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Future of RFID

For over 30 years radio frequency identification (RFID) has been an effective method of tracking assets, products

or components through the course of any given process. RFID tags work by emitting a low-powered radio frequency transmission when passed within range of a scanner.

The electronic chips inside RFID tags are being produced in ever smaller dimensions - and for rapidly falling costs - making the much-hyped “Internet of Things” a theoretical possibility. Although the traditional barcode will be present and valuable for many years ahead, the benefits offered by RFID means it is fast becoming a real alternative for companies that need to know where their assets are within a production or distribution system.

Automatically tracking individual items without requiring a line-of-sight and from a relatively long range are the clear and measurable benefits that can be implemented across a multitude of industries and processes. The technology has been successfully implemented in industries ranging as diverse as retail, manufacturing, public transport and even in personal banking.

The Return of the Closed Loop

In recent years, open loop RFID systems have received a great deal of press attention and financial investment, but as the dust has settled, closed loop applications are garnering ever more interest and widespread deployment.

An early catalyst for Passive UHF RFID was the 'open loop' RFID system, where an RFID tagged item passes from manufacturer to distributor to retailer in an omnipresent, integrated network with a desirable by-product of information sharing between co-operating companies.

Some early notable mandates were generated by big names such as the US Department of Defence and retailer Wal-Mart to use open loop systems throughout their supply chain. While these open loop networks will eventually come to pass, the attitudes of the RFID industry and (its potential customers) are currently undergoing a paradigm shift in the direction of closed loop systems.

Of the large number of RFID deployments that Intermec is involved in, most are closed loop, as this method allows the client to gain the benefit through streamlining their own supply chain, asset management or manufacturing processes.  Closed loop directly and exclusively serves the interests of the individual corporation and leaves the deployment and MIS (management information systems) integration issues within the corporation’s control, and within the safety of their own four walls.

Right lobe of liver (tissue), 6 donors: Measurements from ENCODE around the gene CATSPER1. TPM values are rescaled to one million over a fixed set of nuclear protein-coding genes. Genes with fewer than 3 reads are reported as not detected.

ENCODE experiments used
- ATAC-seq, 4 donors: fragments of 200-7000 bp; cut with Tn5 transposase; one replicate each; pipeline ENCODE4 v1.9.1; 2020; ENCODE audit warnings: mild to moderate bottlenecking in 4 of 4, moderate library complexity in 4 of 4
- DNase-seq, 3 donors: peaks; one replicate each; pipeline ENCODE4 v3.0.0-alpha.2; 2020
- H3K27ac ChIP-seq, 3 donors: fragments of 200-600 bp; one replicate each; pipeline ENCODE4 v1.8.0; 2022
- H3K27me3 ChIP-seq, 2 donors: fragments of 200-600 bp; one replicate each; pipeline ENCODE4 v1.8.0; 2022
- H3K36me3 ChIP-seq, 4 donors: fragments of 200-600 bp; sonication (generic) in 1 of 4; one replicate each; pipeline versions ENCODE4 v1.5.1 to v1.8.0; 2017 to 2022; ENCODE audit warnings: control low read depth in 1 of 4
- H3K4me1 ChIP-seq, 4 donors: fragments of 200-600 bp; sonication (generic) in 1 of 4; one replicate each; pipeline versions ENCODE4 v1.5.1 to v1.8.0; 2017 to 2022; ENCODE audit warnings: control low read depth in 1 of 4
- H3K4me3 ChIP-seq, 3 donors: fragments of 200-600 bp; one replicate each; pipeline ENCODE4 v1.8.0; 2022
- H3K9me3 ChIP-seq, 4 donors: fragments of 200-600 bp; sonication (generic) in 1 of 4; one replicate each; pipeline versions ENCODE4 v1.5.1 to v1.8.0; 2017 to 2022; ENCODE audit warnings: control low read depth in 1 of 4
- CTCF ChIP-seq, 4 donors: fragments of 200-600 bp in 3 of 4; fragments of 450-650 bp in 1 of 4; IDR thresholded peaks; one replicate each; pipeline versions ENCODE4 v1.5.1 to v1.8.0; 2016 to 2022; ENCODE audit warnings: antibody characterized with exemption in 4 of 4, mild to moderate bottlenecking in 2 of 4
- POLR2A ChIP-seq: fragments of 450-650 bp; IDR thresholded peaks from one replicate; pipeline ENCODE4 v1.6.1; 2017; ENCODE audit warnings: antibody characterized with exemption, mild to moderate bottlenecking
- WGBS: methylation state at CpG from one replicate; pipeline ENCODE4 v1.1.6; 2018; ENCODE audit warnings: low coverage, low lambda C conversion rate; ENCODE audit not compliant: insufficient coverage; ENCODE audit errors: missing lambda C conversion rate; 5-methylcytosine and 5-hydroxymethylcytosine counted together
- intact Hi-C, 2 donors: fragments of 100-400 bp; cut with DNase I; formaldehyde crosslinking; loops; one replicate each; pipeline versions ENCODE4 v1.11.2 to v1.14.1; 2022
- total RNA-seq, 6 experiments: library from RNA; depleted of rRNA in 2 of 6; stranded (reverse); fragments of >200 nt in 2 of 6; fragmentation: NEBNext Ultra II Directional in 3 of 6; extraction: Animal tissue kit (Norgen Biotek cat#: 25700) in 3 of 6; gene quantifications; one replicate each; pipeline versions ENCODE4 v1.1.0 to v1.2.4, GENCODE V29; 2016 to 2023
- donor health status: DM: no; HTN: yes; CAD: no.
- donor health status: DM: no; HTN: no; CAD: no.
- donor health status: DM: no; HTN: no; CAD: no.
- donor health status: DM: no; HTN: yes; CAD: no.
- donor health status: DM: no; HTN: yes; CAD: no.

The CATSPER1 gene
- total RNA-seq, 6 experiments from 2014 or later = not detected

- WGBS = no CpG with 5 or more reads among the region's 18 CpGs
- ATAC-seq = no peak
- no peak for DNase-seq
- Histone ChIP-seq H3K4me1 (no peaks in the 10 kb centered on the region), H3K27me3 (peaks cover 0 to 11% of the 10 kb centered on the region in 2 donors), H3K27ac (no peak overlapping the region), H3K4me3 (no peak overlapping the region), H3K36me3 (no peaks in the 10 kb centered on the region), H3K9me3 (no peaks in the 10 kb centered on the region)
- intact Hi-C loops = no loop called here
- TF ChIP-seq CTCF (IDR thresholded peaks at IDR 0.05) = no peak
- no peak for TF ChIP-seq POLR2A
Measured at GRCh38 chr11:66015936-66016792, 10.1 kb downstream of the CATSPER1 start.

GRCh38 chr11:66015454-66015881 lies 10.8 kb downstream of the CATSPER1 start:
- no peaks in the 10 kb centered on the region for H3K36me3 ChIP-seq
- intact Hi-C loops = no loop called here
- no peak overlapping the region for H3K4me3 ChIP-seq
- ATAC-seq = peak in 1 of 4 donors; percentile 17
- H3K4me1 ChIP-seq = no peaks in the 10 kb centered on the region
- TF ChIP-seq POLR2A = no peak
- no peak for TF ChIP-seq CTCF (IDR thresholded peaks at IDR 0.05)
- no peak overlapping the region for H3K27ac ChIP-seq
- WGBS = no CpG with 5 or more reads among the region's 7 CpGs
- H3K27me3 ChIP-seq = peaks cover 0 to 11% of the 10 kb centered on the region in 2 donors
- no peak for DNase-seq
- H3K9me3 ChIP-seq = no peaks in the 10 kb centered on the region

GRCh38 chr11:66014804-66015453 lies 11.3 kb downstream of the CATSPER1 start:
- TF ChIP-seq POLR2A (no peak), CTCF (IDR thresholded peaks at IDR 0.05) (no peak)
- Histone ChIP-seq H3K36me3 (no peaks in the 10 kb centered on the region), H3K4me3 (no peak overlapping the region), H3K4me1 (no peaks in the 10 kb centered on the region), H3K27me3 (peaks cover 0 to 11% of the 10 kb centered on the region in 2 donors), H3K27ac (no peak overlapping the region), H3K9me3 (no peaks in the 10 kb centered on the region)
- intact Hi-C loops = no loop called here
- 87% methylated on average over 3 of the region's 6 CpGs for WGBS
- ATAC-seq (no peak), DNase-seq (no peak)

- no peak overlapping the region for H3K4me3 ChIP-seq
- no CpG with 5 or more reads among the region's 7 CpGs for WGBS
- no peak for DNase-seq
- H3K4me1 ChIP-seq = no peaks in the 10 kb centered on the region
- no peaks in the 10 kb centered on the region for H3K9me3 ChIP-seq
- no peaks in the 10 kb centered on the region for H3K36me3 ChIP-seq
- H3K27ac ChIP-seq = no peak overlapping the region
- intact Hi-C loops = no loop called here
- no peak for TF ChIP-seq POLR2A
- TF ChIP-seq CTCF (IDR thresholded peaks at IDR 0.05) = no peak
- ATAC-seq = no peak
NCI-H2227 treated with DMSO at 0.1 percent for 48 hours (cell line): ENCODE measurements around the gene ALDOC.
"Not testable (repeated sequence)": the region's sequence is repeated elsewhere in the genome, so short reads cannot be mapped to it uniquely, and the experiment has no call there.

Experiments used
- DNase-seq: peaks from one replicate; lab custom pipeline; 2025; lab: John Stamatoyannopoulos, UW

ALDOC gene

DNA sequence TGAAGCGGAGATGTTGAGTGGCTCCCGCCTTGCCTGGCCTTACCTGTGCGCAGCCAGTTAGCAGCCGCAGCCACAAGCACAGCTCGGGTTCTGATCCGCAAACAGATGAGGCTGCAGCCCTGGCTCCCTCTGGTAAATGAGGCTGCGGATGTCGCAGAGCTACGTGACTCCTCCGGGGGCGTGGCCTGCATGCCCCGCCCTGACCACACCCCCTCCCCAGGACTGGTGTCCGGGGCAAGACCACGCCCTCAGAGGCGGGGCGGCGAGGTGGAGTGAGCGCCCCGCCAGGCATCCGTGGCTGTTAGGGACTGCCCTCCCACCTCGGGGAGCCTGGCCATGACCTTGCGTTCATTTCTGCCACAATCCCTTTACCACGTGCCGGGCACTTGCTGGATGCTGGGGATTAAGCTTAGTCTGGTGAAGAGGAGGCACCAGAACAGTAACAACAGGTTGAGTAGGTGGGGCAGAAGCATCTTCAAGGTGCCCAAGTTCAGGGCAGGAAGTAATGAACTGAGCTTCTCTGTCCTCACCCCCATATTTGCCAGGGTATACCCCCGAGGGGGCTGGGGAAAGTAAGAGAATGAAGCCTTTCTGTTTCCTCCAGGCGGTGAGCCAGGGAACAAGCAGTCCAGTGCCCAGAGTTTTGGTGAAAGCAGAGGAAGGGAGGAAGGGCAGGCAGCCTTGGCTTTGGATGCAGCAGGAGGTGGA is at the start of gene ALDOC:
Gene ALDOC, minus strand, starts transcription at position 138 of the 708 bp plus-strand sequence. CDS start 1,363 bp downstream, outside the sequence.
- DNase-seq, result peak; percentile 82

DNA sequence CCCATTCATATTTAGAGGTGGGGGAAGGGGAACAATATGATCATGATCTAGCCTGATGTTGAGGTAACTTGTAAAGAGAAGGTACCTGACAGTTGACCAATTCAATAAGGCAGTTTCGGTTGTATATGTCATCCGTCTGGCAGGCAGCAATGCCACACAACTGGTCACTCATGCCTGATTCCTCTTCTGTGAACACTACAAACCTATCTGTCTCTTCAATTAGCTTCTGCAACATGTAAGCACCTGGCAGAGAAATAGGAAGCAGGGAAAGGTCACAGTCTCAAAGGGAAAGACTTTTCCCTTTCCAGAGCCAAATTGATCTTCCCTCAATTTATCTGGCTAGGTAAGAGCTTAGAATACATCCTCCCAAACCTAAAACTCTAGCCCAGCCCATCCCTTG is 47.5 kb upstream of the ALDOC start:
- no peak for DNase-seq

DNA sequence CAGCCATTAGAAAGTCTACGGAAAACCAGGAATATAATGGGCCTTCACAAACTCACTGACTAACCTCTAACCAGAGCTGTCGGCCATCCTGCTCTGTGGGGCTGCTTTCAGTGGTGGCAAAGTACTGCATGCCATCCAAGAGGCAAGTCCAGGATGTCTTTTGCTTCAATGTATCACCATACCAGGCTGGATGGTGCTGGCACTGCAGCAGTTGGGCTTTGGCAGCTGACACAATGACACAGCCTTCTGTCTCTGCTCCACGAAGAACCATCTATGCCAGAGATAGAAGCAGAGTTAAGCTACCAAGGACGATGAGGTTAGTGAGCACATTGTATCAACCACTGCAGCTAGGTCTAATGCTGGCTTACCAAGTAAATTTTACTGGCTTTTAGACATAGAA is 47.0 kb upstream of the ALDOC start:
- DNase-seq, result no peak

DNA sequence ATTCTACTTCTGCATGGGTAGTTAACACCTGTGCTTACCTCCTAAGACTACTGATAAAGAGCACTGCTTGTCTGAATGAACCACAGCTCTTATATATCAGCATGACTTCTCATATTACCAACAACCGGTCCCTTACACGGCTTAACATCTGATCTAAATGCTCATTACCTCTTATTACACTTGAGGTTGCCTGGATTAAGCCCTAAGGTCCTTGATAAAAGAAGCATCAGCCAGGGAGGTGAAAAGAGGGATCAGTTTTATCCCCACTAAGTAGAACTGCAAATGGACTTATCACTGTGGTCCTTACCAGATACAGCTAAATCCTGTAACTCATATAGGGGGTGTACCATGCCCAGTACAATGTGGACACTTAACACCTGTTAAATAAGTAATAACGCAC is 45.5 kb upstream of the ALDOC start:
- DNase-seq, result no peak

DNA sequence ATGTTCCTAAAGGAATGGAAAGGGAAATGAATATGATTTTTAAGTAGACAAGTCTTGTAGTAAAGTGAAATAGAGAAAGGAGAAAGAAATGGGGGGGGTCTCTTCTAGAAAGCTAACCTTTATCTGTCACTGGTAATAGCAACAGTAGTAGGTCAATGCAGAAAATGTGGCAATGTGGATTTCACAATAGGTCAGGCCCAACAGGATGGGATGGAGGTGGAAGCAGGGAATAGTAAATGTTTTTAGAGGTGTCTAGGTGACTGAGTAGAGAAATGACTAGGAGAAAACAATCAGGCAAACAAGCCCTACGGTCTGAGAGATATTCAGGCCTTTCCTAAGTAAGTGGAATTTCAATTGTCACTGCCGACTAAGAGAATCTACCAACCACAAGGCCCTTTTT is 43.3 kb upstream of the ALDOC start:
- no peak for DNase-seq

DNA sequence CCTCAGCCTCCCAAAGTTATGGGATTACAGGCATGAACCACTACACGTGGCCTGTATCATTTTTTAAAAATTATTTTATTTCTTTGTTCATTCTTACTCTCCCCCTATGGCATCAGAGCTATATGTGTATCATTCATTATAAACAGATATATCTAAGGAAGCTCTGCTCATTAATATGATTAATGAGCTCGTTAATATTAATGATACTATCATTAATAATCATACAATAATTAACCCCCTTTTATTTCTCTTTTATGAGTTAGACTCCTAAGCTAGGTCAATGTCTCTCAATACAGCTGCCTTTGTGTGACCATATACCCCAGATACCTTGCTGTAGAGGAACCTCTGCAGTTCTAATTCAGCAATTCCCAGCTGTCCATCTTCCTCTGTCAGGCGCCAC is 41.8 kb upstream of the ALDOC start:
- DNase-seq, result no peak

While any RFID deployment takes time and money, a case can be made for the ‘simplicity’ of closed loop deployments due to their reduced scale and increased control. The administrative and logistical difficulties of information sharing (incompatibility of data, processing power, and man-hours) are largely minimized in closed loop systems.

The primary areas of growth for closed loop (and therefore RFID in general) will be in transport & logistics, retail, and industrial manufacturing. As previously mentioned, the steadily decreasing deployment costs are allowing more organisations to approach RFID as a viable and cost effective tracking method.

The early bird catches the worm

RFID does have its critics: some commentators maintain that RFID fails to provide a clear cost-benefit margin, especially as many see existing non-RFID methods as being 'sufficient'. This ‘if it ain’t broke, don’t fix it’ attitude is short sighted, and is often based on experiences of out-dated RFID technologies (in particular the less successful short ranged devices of the early 1990's). 

However, the new impetus for closed loop could provide a sea-change in opinions, especially since most close to the RFID industry realise that there are few companies that would not significantly benefit from an RFID implementation, both financially and operationally.

In general terms, the full potential for closed loop is still to be realised. We are still to see the true impact of closed loop defining market segments successfully, but clear signs are being shown in automotive manufacturing, mobile MRO (maintenance, repair and overhaul), speciality hauling, logistics and postal distribution segments, warehouse operations.

It is surely fair to say that closed loop RFID remains a relatively untapped resource. Only those that act fast and stay informed will be striking 'RFID oil’!

By Ray Cronin, Vice President and General Manager, RFID at Intermec